0
$\begingroup$

I am reading mixed opinions comparing bayesian A/B testing and frequentist ones.

Basically my understanding is the following; consider the case of A/B testing with binary outcomes (https://www.evanmiller.org/bayesian-ab-testing.html#mjx-eqn-binary_ab_pr_alpha_b):

  • With frequentist approach, you basically calculate the $p-value$ from a contingency table, then you reject the null hypothesis that $A$ and $B$ are the same if the $p-value$ is smaller than the significance level $\sigma$, using a $\chi^2$ test. (https://docs.scipy.org/doc/scipy-0.15.1/reference/generated/scipy.stats.chi2_contingency.html).

  • With Bayesian approach, you fix a prior, you update it with the data of the contingency table, and then you come out with two probability distributions, that of $P_a$, the conversion rate in scenario $A$, and that of $P_B$. A typical choice of a prior is a Beta distribution, that remains a Beta after the update, but with updated parameters. For example, if I set the uniform prior, then after the update I will have that $$P_i \approx \beta(Success_i,Failures_i)$$ for $i=A,B$. At this point, I can calculate $Prob(P_a>P_B)$.

In the Bayesian approach, I can easily set the decision rule that I reject the null hypothesis if $$ Prob(P_a>P_B)>1-\sigma/2\;\;\;\;or\;\;\;\;Prob(P_a>P_B)<\sigma/2 $$ How will this test relate with the standard $\chi^2$ test?

I read many people saying that if we use uniform prior, frequentist and Bayesian are equivalent. This means that the test above would return the same results of a standard $\chi^2$ test?

$\endgroup$
1
$\begingroup$

Here are miscellaneous points, ending with the central question:

  1. It's important to realize that what marketers call an A-B test is what social scientists and statisticians more usually call an "experiment", or more fully, a "randomized experiment" or "true experiment" (or a study with "random assignment"); these are the terms you should search for if you're looking for information about these topics.

  2. Bayesian and frequentist methods each comprise broad approaches to data analysis and the interpretation of probability, rather than being a particular algorithim. A significance test like a $χ^2$-test of independence is but one frequentist approach to the analysis of an experiment.

  3. The test you propose for the Bayesian case doesn't make sense because a typical prior implies a probability of 0 that any two parameters are exactly equal. So if you gave each of $P_A$ and $P_B$ a beta prior and assumed prior independence, then the prior probability of the null hypothesis (viz., $P_A = P_B$) is 0. The posterior probability will be 0, too, no matter your data (in a phenomenon related to Cromwell's rule). This is one reason that significance tests aren't often conducted in a Bayesian fashion.

  4. To return to the idea that a uniform prior makes Bayesian and frequentist methods equivalent, here's how to make that precise. If a parameter has a uniform prior, then its (frequentist) maximum likelihood estimate is equal to its (Bayesian) posterior mode (also called the "maximum posterior probability (MAP) estimate").

$\endgroup$
  • $\begingroup$ I disagree with point 3. The test may be interpreted in a different way: I claim that Pa and Pb are "different enough", only if the test says that Pa > Pb or Pb>Pa with very high probability. When Prob(Pa > Pb) and Prob(Pb>Pa) are small, it means that the test is not able to establish which is bigger with high probability. So: I agree with the fact that in this case the null hypothesis shouldn't be Pa=Pb But the test still makes sense to spot "a difference between Pa and Pb that is observable with high probability; the null hypothesis in this case would be |Pa-Pb|<t for some threshold t. $\endgroup$ – Ulderique Demoitre Oct 7 '17 at 14:23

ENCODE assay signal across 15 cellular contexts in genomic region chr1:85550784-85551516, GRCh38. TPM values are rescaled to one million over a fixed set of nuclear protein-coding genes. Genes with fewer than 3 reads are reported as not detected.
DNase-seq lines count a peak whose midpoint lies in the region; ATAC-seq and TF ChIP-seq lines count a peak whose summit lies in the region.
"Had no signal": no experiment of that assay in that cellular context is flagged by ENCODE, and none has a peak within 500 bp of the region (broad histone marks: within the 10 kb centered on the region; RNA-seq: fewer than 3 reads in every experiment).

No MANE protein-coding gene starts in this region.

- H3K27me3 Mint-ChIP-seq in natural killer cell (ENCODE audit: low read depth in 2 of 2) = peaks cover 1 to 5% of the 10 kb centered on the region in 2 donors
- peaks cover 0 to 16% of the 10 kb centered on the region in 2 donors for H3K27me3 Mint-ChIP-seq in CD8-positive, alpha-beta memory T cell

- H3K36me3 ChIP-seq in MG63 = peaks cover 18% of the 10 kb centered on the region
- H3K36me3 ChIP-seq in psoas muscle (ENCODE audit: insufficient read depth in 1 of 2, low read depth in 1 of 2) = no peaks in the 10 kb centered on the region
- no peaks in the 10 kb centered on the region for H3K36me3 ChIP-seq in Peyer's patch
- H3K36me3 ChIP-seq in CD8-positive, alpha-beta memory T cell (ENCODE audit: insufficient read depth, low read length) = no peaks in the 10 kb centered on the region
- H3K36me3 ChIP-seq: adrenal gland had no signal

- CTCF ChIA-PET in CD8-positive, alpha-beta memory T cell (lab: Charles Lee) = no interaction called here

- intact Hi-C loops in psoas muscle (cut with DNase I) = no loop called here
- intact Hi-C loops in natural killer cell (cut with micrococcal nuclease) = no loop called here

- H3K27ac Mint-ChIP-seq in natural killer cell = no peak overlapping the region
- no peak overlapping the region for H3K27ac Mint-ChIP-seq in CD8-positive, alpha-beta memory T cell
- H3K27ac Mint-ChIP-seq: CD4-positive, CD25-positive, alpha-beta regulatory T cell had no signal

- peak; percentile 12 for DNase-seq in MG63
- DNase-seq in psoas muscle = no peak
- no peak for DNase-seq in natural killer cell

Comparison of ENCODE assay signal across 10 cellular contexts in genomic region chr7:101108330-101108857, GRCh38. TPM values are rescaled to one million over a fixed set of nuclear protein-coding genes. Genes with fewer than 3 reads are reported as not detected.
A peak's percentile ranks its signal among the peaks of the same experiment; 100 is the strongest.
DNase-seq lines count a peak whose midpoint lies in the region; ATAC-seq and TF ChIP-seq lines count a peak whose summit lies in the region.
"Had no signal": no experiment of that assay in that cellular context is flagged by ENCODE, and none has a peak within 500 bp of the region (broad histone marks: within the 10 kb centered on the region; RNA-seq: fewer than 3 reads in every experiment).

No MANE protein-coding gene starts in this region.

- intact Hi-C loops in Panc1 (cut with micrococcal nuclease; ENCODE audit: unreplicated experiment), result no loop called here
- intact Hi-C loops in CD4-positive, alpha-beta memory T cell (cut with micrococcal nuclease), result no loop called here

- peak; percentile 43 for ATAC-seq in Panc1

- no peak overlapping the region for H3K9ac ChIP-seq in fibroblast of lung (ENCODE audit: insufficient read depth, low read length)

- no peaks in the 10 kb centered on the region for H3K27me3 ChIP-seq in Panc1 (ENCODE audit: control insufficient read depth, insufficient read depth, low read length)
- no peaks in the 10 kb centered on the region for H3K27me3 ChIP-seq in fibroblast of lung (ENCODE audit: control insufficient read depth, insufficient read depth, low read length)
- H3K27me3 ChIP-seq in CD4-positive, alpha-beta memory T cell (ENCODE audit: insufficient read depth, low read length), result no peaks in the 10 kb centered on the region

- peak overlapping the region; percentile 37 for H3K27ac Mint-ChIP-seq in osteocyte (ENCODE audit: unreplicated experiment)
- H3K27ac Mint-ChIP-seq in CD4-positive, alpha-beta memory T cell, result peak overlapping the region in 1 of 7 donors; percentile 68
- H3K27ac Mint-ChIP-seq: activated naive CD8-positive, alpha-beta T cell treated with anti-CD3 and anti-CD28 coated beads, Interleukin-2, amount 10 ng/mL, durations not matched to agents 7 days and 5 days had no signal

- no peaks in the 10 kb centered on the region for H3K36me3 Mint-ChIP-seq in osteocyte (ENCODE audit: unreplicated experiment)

• $\begingroup$ @UlderiqueDemoitre I think you might have $|P_A - P_B|$ confused with the probability that $P_A > P_B$. The latter should converge to either 0 or 1 as you collect data. By contrast, the posterior distribution of $|P_A - P_B|$ can converge to any number in $[0, 1]$. $\endgroup$ – Kodiologist Oct 7 '17 at 14:40
  • $\begingroup$ If $|P_A-P_B|$ is small, and I have not enough data, then both $Prob(P_A>P_B)$ and $Prob(P_A<P_B)$ will be far from 0 or 1 and I will not be able to claim anything with high probability. Increasing the sample size, the probabilities will converge to 1 or to 0, regardless $|P_A-P_B|$. Fixing the sample size, but increasing $|P_A-P_B|$, again the probabilities will converge to 1 or to 0. So, the scope of my test: Given the sample size, is $|P_A-P_B|$ big enough to say with high probability that $P_A>P_B$ or viceversa? $\endgroup$ – Ulderique Demoitre Oct 7 '17 at 14:56
  • $\begingroup$ @UlderiqueDemoitre That's all correct, but the proposed "test" is not a significance test, and in particular doesn't do what the mentioned $χ^2$-test does. $\endgroup$ – Kodiologist Oct 7 '17 at 15:50
  • $\begingroup$ @UlderiqueDemoitre If I answered your question to your satisfaction, you can accept my answer by clicking the check mark under the voting arrows. $\endgroup$ – Kodiologist Oct 11 '17 at 15:54

Your Answer

By clicking “Post Your Answer”, you agree to our terms of service, privacy policy and cookie policy

Not the answer you're looking for? Browse other questions tagged or ask your own question.